Belfast Telegraph

'Sleep tight my angel': Dad's poignant tribute to Isobel Anderson

By Allan Preston

Hundreds of mourners gathered yesterday to say goodbye to schoolgirl Isobel Anderson, who died suddenly last week.

The 10-year-old became unwell at Dromore Central Primary School on Tuesday afternoon.

She passed away the following day in hospital despite a rapid response by teachers and medical staff.

At yesterday's service in Dromore Cathedral her father Tom paid a moving tribute to his eldest daughter, calling her full of "fun, mischief and love".

He described Isobel as "a mother hen" to her three sisters Mary, Tess and Kate, and a great help to her mum Heidi.

Before the service began projected pictures and videos showed a happy and active child smiling with her friends, horse riding and doing cartwheels on a beach.

"I want to single out our extreme gratitude to the staff that worked with wee Isobel in the playground that awful afternoon, the paramedics who came and got her as quickly as they could, and the doctors and nurses at the Royal Victoria Hospital," said Mr Anderson.

"That care from the start and the remarkable fight that my wee Isobel put up gave us an opportunity which I am so grateful for, the opportunity to say goodbye to Isobel."

Born on June 19, 2007, Mr Anderson said his daughter brought joy to the family from the very start.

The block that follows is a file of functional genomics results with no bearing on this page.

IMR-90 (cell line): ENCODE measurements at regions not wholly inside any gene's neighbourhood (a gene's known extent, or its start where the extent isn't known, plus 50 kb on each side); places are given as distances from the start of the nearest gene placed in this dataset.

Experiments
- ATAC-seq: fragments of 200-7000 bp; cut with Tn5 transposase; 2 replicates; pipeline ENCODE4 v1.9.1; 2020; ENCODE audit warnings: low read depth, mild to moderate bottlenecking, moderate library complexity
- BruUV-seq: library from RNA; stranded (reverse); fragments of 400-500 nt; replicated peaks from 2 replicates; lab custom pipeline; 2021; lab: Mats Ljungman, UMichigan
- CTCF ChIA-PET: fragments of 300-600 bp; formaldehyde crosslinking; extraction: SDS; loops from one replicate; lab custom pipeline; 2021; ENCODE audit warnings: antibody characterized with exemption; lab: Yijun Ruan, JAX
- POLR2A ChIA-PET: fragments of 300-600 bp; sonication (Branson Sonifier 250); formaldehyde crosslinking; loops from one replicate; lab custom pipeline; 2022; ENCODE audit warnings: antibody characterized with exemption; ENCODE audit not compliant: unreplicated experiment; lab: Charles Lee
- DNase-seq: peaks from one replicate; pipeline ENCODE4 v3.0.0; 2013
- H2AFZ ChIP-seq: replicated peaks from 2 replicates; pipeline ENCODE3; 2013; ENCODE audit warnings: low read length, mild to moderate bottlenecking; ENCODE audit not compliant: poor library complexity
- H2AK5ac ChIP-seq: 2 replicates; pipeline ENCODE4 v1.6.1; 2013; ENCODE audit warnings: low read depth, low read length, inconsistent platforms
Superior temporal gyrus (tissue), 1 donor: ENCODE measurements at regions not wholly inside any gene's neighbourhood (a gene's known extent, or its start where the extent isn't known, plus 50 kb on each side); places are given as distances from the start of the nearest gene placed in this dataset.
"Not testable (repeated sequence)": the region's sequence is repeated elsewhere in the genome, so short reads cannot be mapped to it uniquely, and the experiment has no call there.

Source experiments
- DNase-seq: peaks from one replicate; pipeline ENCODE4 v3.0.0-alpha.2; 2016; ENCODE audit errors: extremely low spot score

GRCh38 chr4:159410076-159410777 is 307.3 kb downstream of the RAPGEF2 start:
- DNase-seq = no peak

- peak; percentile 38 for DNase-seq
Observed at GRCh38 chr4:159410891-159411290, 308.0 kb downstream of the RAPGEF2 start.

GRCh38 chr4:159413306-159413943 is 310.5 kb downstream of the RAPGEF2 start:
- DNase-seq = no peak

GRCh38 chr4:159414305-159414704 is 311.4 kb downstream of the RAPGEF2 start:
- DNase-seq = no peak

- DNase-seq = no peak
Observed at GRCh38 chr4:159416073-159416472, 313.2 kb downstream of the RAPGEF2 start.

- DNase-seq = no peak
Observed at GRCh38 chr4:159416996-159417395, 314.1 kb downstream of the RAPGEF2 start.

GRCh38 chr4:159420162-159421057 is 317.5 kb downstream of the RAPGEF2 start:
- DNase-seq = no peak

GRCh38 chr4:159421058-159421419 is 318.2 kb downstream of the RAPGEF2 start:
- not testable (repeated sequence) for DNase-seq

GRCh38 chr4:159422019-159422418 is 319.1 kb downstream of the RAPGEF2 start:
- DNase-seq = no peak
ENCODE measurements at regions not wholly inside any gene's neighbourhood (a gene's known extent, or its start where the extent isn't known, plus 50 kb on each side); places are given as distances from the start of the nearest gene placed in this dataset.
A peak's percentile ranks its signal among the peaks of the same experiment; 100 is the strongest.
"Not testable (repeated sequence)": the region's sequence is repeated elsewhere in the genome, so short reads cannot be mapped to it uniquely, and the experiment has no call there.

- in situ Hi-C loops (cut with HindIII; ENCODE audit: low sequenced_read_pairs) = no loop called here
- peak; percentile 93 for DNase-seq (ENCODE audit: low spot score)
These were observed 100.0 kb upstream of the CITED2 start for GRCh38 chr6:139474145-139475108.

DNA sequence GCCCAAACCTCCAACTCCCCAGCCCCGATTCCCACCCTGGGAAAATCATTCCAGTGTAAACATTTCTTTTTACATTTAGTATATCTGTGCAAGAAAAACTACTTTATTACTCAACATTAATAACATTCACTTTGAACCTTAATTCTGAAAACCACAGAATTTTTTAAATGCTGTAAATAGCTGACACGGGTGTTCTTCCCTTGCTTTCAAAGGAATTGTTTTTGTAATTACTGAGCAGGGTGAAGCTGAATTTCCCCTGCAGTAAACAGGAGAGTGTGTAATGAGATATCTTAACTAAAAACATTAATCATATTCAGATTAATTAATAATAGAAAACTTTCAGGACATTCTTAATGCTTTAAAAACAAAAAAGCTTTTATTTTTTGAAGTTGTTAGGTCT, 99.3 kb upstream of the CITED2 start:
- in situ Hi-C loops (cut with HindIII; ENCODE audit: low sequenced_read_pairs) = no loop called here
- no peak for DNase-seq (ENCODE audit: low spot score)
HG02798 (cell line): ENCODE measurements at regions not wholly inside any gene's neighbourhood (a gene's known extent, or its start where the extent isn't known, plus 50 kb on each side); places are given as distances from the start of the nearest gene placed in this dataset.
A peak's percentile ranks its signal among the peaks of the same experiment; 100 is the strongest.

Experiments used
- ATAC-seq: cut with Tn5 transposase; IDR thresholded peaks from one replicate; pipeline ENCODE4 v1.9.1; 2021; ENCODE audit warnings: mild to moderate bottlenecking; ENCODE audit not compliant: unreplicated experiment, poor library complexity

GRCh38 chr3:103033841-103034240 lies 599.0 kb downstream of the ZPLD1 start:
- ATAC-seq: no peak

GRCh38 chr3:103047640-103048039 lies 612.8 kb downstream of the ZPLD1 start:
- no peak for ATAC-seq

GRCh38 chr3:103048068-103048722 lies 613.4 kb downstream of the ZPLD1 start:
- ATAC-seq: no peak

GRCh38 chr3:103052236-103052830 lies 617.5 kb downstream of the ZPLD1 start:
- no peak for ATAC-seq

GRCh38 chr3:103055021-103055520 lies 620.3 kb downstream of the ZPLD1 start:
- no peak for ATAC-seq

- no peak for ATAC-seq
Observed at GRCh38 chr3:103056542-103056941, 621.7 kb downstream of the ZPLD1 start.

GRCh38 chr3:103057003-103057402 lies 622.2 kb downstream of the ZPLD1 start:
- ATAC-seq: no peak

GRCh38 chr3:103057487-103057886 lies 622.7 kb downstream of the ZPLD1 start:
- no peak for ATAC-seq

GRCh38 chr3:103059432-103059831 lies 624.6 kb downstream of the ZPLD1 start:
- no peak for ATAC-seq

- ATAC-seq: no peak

"Those big sparkling eyes stood out straight away," he said.

"They were full of fun, mischief and love.

"She had a smile that could light up a room on the darkest of days, and she's lighting up Dromore this afternoon."

The arrival of her three younger sisters, he told mourners, had been "perfect" for Isobel.

"She would mother them and occasionally boss them around, but she was our wee mother hen," he added.

Praising the school staff, he said their description of his daughter as "like a breath of fresh air" was a great comfort.

He learned that with his daughter's caring manner, teachers had selected her as "a natural choice" to welcome new pupils to the school, and she was a "strong contender" to be head girl.

Mr Anderson had also asked Isobel's closest friends to write down a few words.

"Heidi and I sat in the kitchen and read each one out, it was fantastic," he explained.

"That day I never thought that I'd be able to smile or laugh again, but we did - we found great comfort in that.

"We learned things about Isobel that we never knew."

One read: "'Iz' was family to us, she was always hungry. She was a great dancer. She loved unicorns, slime and Facetime."

Concluding, Mr Anderson urged parents, grandparents and children to share an extra hug at night, and told the young pupils who were present to "live life to the full".

"Work hard at your exams, do your best in sports, singing or dancing. Do it for her, please try hard not to forget her because I know her wee spirit will be with you," he said.

"She loved her friends so much.

"Isobel, we will always love you, in the words of your sisters Mary, Tess and Kate: 'Our home doesn't have six people anymore daddy, it is five people and one angel'. Sleep tight my angel."

Rev Geoff Wilson, who led the service, said that Isobel had been known as "a tender-hearted girl", while her Brownie leader described her as "a lovely, gentle and unassuming child who embraced Guiding with energy and enthusiasm".

Belfast Telegraph

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